Bastianelli was able to offer one other benefit to his client in choosing mats for the Bell Road improvements. "Pyramat is available in black and a sand color - did they do that because of me? I remember that in Scottsdale they did little flips when they saw the sand color - it blended right in!"
Eureka - Excelsior!
|The wall of cubes is backfilled and planted.
Eco-Systems, a Bloomington, IN, company, performs a great deal of erosion control work in southern Indiana on channels, ditches, waterways, hills, slopes, and other projects, such as the Monroe County Landfill.
"We're distributors, and we have a crew that does installations. Eco-Systems offers "interrelated systems' - natural restoration systems, interrelated with economic analysis," says Senior Environmental Scientist/Vice President of Operations Steve Chafin. "We work to find the most cost-effective-per-unit solution; for example, the lowest cost per ton to control sediment. Our cost-benefit analyses look for the best plan of attack. Not simply the cheapest initial plan but the most cost-effective for the long term."
A combination of products and techniques was used for the Monroe County Landfill. "The landfill has slopes as much as two-to-one, with lengths of more than 200 feet," Chafin explains. "We used Curlex blankets on this particular site, where we installed an intermediate [10- to 15-year] landfill cap. Before applying any product, we tested the soil, which was actually just subsoil mined from elsewhere on-site, and it had a pH of 5. As we hydroseeded, we added powdered lime and mycorrhizal fungi to the slurry. We also used guar gum tackifier, gypsum, and American Excelsior Excel wood fiber mulch and paper mulches to ensure seed germination, and we used a combination of seeds suitable for the site conditions. The landfill staff installed all the RECPs [rolled erosion control products] after we performed the hydroseeding. Curlex II and III blankets, which are contained within UV-resistant polypropylene nets, were placed on the area."
For long, steeper slopes, Chafin also used American Excelsior Curlex Sediment logs. "The 10-foot logs - which "break up' the slope length, function as terraces, and direct flows of water - are made from curly aspen wood shavings that have been packed into a sock net. The logs are permeable and don't tend to overly concentrate water, unlike straw wattles, which don't let water trickle through - water stops then over-tops straw wattles. Eventually sediment builds up behind the Curlex logs, creating terraces on the slopes, which direct water flows to waterways lined with Recyclex TRMs [turf reinforcement mats]."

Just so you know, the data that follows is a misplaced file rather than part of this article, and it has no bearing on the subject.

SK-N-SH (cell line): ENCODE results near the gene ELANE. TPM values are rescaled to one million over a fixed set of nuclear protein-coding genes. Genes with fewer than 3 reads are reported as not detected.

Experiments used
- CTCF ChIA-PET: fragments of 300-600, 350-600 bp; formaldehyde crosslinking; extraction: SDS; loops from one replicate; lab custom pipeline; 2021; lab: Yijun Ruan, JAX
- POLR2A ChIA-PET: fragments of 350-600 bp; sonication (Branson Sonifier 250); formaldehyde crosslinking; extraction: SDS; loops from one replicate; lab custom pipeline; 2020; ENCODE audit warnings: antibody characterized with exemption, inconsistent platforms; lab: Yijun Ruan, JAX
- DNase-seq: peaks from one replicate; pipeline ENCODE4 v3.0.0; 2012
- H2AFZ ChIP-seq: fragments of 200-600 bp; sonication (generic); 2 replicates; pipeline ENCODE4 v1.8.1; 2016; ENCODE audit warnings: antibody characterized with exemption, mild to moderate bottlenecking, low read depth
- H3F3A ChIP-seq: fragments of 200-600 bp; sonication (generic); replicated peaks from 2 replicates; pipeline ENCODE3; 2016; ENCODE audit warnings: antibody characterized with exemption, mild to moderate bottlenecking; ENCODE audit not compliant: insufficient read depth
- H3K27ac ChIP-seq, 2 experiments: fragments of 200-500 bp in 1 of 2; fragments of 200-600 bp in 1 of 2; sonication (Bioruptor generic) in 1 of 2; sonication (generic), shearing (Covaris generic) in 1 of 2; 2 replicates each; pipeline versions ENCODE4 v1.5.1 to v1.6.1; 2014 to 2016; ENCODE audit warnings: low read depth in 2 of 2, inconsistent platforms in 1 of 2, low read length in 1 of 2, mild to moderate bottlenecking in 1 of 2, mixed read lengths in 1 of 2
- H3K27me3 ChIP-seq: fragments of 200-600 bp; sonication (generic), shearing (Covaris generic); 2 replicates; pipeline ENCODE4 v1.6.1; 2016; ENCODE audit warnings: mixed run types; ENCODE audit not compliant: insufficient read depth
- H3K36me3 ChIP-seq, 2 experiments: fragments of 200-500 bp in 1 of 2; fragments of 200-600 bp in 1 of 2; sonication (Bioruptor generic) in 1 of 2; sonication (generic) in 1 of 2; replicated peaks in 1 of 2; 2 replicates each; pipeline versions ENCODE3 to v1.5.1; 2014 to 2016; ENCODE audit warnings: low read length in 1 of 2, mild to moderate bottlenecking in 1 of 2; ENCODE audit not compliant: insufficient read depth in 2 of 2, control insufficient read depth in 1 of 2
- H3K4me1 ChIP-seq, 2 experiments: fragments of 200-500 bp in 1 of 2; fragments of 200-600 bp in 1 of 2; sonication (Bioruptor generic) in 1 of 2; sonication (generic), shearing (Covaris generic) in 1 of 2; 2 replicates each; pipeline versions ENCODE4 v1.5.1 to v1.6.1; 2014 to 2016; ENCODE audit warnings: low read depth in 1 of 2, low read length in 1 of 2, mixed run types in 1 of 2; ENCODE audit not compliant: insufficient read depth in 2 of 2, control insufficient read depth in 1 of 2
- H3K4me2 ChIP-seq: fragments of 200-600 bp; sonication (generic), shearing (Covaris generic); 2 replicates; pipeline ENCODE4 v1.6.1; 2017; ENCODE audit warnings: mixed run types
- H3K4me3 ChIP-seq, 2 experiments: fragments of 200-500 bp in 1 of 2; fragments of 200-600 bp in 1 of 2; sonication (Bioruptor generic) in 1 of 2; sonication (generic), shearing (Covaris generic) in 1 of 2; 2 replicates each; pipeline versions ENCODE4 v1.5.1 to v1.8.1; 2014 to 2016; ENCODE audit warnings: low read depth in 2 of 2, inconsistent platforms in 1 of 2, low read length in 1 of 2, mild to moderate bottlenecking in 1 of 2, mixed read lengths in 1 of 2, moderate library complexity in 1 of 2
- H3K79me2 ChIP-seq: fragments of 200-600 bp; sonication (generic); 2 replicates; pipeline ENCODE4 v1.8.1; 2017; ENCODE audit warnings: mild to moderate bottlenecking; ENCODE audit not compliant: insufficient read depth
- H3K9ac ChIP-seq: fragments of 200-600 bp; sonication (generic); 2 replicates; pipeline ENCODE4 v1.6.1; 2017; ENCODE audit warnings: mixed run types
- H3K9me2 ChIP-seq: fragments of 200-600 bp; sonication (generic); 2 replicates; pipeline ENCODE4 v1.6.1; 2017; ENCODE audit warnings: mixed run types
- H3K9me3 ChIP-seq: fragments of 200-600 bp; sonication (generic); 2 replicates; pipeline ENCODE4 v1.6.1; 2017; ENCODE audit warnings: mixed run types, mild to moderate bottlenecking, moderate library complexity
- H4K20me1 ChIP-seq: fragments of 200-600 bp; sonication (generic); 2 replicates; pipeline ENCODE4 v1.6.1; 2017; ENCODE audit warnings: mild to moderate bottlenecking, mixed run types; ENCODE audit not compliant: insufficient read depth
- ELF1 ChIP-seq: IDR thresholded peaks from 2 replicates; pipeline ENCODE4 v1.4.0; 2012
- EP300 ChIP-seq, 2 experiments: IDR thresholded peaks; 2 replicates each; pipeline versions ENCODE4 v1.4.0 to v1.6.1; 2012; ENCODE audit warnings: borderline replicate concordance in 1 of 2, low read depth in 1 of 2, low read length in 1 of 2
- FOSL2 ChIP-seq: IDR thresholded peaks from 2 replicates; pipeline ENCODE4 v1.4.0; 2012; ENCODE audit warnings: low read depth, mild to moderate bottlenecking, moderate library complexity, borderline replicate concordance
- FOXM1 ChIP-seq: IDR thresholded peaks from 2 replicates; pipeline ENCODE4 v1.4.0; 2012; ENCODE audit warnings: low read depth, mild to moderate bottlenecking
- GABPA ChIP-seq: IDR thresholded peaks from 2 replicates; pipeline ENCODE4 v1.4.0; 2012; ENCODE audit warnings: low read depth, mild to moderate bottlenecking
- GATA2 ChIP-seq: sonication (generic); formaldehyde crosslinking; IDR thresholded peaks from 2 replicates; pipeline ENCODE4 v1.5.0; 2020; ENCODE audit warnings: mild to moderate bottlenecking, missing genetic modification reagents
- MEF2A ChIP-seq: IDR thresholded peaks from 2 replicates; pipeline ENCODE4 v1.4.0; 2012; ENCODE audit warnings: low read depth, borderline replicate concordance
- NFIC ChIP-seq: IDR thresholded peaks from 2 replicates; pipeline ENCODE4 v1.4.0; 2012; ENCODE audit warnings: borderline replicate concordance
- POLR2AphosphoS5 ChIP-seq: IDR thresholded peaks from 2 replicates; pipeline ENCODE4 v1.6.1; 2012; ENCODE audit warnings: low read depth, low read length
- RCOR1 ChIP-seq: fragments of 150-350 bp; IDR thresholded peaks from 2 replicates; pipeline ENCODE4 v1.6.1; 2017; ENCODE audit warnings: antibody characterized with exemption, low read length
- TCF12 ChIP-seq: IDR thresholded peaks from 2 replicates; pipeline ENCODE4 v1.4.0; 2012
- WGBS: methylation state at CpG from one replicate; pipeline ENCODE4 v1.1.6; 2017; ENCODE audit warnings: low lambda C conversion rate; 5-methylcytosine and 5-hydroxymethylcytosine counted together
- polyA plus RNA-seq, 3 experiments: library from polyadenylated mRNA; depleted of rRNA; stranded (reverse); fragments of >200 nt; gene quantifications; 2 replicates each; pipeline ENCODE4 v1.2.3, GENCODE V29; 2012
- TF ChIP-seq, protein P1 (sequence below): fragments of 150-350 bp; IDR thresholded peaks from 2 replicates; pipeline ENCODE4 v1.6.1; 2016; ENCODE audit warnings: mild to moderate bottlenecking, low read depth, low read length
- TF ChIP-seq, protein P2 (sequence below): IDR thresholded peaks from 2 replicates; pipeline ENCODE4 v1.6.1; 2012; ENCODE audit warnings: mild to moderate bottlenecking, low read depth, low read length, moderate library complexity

Seed selection for such projects is entirely site specific. "We sometimes use wildflowers, cool- or warm-season grasses," he continues. "If the site has wildlife habitat issues, we'll tailor the seed mix for that. For instance, deer will come out and graze on this particular landfill cap, so we used endophyte-free fescues, which won't harm the wildlife, and stay away from KY 31. We also used mammoth red clover - not only does it fix nitrogen into the soil but also the wildlife like it for forage."
Why does Chafin prefer excelsior to, say, straw products? "Aspen is relatively cheap and abundant. Plus, excelsior products have a rougher surface than does straw. Running water moves more slowly over excelsior, increasing the drag on the water and increasing the soil's infiltration rate. Excelsior is much more absorbent than straw. It sucks water up like a sponge and holds moisture in the root zone far longer than straw does, which aids in germination and plant health.
"That 'holding in moisture' really helps in the summer months," he adds. "Spring and fall are the best seeding and planting times, but since this spring was so wet, we had to wait until summer to grade and plant, which is much drier. The excelsior blankets kept the hydroseeded areas moist for rapid germination.
"Some people think the old way of just putting down straw on broadcast seed is sufficient," Chafin chuckles. "We typically don't get called in to many jobs at first, either to sell or to apply products. But those folks will call us after they've tried something else - two or three times."
Author's Bio: Janis Keating is a frequent contributor to Forester Media, Inc. publications.